When a person gets injured on the property of another person or company, the owners may be held liable for the accident. This type of personal injury case is often the result of poor maintenance or unsafe property. When going after a property owner after an injury on their premises, it is important to be able to prove that the owner was negligent. In regard to property, if a person does not reasonably maintain their home or land, or give proper warning, they can be found negligent and liable. The landowner also must have known about the hazard, and actively refused to take action.
In Illinois, there are laws that address people who visit a property and rights they are given. A person who is invited by the property owner, such as friends or family, are entitled to a safe environment when visiting the property. Landowners must keep their property reasonably safe for these guests. A person who has implied permission of entering a property, such as a salesman or delivery driver, has less protection because even if the owner is aware of a hazard, the licensee will likely not face it. If a person is trespassing, they have the least amount of protection if they are injured on a person’s premise. The only exception may be a child if, for example, if they wander onto a property that has a pool that is unsecured and gets injured or drowns.
There are a number of circumstances where a person could find them self victim to a poorly maintained property or incident involving negligence. You may have a personal injury case if you have experienced the following:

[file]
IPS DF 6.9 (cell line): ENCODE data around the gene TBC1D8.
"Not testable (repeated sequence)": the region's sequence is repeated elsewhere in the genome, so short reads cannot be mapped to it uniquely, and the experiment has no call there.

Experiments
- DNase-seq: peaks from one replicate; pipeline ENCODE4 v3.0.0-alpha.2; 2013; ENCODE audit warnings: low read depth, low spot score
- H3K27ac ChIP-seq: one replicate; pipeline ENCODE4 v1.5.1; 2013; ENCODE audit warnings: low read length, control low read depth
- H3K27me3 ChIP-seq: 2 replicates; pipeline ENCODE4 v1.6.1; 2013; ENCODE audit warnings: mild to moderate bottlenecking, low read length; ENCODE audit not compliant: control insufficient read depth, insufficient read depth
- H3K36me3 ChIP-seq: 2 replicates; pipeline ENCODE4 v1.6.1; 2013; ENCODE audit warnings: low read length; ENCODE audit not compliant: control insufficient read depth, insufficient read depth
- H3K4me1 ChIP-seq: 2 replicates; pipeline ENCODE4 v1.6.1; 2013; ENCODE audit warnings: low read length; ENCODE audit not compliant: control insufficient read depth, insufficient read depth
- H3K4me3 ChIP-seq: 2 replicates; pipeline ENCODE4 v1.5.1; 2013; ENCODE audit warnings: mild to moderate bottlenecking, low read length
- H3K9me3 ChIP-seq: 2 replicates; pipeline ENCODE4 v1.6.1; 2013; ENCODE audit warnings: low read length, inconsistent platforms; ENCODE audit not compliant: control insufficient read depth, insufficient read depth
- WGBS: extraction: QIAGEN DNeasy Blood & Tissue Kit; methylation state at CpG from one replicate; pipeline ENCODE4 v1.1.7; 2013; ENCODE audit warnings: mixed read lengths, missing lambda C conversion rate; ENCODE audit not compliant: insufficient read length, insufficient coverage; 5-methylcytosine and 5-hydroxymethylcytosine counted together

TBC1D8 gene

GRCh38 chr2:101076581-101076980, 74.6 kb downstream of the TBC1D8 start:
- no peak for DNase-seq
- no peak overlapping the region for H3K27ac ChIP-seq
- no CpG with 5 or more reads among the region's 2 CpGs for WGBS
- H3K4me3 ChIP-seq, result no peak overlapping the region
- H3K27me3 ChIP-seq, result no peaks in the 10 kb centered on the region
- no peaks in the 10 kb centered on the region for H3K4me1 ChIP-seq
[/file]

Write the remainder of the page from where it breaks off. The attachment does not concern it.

- Slip and Fall: A faulty staircase, slippery floor, or tripping hazard can cause a person to fall. Falls can produce a variety of injuries from bruises to head trauma. This is one of the most common premise accident scenarios.
- Building Security: If a building owner, such as a landlord, does not provide adequate security and someone gets injured as a result, the victim may be able to sue for personal injury. For example, if a burglar was able to easily break into an apartment, and an occupant got shot or stabbed, the property owner may be liable.
- Swimming Pools: Swimming pools are required to have a fence or other barrier surrounding them in most states. In Illinois, the minimum height for an enclosement is 42 inches. This does not apply to above ground pools of that height or Jacuzzi. A young child can easily get away and drown in a poorly secured pool, and the owner may be considered negligent for their barrier does not meet the legal requirement.
Contact a Kane County Premise Accident Attorney
Unless trespassing, a property owner is obligated to keep their land up to a reasonable standard for your safety. If their negligence has caused you pain and suffering, contact an experienced Aurora premises liability attorney to see if you a case for compensation. Call our office at 630-907-0909 to schedule a free consultation.